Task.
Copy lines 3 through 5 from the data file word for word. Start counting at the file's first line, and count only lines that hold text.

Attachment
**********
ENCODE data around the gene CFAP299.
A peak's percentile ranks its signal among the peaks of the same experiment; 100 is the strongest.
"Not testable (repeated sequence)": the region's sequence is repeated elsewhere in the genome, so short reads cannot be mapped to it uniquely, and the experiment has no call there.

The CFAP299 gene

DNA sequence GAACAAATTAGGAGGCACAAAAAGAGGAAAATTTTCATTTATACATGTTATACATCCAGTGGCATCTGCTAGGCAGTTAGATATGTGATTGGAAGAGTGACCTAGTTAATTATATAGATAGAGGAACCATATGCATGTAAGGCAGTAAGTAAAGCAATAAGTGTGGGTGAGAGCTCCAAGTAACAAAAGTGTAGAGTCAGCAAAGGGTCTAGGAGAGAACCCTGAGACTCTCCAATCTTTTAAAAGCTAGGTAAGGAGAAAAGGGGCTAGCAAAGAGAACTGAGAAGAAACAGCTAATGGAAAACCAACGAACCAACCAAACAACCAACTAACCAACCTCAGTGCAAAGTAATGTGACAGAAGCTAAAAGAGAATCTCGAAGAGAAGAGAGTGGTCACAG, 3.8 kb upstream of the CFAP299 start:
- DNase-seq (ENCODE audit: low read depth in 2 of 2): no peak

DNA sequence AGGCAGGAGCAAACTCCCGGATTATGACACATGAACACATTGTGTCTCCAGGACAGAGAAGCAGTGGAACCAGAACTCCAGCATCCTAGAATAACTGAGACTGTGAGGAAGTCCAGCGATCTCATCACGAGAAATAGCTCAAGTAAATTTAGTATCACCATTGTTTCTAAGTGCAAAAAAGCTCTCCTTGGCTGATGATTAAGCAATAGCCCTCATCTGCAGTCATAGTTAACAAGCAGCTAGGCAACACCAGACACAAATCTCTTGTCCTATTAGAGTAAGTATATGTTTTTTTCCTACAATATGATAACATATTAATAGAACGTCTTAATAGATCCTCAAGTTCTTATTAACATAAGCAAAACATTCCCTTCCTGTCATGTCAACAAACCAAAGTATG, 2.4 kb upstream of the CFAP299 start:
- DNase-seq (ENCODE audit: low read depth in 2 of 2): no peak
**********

"Not testable (repeated sequence)": the region's sequence is repeated elsewhere in the genome, so short reads cannot be mapped to it uniquely, and the experiment has no call there.

The CFAP299 gene

DNA sequence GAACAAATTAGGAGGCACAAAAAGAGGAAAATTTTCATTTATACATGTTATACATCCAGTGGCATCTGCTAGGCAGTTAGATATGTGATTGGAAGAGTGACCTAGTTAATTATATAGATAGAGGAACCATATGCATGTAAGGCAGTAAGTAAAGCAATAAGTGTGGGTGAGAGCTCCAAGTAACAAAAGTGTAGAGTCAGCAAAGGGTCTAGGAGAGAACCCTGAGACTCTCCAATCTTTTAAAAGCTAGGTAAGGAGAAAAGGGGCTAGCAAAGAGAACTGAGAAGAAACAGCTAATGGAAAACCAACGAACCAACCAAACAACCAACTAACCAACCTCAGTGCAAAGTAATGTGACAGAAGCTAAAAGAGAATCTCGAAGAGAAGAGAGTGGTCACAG, 3.8 kb upstream of the CFAP299 start: